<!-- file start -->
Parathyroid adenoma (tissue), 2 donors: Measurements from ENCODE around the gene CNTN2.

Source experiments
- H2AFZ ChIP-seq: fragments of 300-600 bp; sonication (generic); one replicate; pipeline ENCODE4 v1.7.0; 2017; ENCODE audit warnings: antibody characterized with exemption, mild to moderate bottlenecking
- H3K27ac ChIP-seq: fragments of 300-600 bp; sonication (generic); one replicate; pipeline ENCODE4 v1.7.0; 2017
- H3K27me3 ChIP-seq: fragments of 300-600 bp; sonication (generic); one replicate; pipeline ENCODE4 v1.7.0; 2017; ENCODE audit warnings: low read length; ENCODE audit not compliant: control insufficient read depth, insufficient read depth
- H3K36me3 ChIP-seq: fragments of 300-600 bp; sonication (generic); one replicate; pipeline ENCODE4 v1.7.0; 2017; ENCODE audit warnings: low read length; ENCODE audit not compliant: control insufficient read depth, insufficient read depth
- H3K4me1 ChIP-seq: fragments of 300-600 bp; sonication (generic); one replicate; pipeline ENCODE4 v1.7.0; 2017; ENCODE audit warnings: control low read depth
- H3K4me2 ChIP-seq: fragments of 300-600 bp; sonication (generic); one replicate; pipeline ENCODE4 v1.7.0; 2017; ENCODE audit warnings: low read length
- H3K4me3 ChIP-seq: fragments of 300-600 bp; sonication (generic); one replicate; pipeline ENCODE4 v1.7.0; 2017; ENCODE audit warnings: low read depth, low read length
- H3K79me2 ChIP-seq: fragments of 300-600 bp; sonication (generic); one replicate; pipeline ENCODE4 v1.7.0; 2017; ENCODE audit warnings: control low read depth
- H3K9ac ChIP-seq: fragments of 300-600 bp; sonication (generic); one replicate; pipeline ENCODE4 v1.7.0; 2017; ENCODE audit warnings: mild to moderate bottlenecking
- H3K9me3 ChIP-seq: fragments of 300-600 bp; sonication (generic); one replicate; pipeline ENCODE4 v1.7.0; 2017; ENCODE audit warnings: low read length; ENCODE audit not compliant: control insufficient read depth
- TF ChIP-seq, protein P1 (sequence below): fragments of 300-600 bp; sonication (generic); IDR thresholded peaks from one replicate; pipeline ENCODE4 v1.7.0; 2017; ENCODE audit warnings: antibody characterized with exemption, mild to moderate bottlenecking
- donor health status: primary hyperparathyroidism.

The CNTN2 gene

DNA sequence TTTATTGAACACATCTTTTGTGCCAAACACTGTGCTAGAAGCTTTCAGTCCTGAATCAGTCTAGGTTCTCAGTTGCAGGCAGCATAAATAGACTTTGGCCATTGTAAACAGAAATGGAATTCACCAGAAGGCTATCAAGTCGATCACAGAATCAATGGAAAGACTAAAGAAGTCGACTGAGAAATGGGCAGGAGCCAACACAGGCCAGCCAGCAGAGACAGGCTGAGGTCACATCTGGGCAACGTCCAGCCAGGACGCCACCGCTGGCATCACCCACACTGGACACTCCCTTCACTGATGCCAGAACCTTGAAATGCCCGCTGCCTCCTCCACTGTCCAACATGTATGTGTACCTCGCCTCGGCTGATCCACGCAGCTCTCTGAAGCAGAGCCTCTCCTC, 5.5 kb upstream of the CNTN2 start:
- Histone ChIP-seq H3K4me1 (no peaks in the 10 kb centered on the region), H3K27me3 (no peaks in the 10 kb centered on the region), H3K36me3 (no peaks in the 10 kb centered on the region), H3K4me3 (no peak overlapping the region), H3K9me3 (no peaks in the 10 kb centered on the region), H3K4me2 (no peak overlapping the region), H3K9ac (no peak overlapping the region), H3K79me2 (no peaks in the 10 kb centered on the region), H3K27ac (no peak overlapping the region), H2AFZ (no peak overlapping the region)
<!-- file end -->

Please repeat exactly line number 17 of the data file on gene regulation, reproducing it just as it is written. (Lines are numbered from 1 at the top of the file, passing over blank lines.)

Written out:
- Histone ChIP-seq H3K4me1 (no peaks in the 10 kb centered on the region), H3K27me3 (no peaks in the 10 kb centered on the region), H3K36me3 (no peaks in the 10 kb centered on the region), H3K4me3 (no peak overlapping the region), H3K9me3 (no peaks in the 10 kb centered on the region), H3K4me2 (no peak overlapping the region), H3K9ac (no peak overlapping the region), H3K79me2 (no peaks in the 10 kb centered on the region), H3K27ac (no peak overlapping the region), H2AFZ (no peak overlapping the region)